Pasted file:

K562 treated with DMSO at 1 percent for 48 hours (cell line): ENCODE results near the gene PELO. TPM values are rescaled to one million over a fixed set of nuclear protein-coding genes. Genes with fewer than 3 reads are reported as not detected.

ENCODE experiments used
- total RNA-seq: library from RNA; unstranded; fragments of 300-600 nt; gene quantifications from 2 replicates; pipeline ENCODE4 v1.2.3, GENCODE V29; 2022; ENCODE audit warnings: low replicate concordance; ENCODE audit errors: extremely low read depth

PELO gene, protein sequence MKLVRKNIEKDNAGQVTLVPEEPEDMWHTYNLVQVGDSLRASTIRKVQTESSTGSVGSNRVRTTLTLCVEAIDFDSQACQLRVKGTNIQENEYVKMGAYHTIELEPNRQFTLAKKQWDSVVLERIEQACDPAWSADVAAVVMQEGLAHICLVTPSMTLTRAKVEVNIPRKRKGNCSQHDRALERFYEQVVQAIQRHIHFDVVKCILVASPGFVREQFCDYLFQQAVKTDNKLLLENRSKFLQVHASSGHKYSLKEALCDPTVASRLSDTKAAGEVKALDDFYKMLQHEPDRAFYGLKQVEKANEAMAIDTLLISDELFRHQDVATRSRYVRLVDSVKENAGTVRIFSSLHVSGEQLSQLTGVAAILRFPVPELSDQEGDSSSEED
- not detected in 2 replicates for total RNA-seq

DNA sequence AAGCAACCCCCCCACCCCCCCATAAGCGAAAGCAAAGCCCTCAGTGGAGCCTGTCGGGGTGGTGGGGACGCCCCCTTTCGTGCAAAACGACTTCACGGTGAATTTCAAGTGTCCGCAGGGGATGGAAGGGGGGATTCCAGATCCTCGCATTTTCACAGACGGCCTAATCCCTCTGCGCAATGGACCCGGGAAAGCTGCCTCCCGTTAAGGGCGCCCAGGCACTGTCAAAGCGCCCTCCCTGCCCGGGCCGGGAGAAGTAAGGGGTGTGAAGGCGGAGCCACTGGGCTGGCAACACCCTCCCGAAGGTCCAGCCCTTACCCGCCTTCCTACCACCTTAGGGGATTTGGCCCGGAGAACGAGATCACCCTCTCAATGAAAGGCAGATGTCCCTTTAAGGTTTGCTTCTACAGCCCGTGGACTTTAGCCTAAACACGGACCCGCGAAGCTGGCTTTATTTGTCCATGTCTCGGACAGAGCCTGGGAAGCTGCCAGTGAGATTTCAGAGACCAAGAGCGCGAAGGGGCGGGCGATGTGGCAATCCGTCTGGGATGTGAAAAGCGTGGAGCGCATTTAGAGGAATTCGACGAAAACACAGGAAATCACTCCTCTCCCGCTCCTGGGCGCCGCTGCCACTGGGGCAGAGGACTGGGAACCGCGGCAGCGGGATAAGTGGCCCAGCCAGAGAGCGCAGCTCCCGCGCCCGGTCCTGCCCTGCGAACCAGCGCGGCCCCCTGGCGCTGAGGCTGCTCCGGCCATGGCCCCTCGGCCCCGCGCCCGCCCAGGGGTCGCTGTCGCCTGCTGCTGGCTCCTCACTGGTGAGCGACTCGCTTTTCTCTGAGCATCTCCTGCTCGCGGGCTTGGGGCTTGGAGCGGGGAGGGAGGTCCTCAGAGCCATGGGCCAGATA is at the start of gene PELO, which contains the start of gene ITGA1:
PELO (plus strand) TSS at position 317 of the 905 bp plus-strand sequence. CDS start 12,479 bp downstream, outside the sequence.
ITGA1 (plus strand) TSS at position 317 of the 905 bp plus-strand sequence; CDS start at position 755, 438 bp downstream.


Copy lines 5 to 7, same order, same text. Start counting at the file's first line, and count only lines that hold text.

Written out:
- not detected in 2 replicates for total RNA-seq

DNA sequence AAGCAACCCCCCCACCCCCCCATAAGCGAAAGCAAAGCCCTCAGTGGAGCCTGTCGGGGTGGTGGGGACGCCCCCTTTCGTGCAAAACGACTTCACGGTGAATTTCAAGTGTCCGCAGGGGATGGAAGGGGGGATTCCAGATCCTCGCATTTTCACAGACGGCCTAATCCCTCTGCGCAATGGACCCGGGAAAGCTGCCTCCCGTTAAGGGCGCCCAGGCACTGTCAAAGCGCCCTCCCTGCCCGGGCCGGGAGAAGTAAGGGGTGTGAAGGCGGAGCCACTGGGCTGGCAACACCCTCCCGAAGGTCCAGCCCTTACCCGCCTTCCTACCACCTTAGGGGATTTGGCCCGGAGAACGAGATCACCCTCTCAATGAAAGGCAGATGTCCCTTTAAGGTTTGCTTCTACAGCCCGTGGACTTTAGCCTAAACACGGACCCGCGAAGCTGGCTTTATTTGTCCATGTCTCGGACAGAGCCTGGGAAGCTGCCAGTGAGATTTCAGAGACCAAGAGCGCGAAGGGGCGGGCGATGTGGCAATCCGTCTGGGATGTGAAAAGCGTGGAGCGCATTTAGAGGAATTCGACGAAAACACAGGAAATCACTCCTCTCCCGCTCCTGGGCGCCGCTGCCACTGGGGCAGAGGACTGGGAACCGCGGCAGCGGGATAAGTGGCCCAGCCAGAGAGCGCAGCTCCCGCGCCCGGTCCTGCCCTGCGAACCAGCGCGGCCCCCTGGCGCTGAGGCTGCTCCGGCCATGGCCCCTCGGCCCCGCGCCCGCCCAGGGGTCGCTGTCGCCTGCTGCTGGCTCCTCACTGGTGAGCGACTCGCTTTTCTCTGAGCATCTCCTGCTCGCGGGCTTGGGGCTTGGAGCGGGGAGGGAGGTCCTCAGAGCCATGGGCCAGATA is at the start of gene PELO, which contains the start of gene ITGA1:
PELO (plus strand) TSS at position 317 of the 905 bp plus-strand sequence. CDS start 12,479 bp downstream, outside the sequence.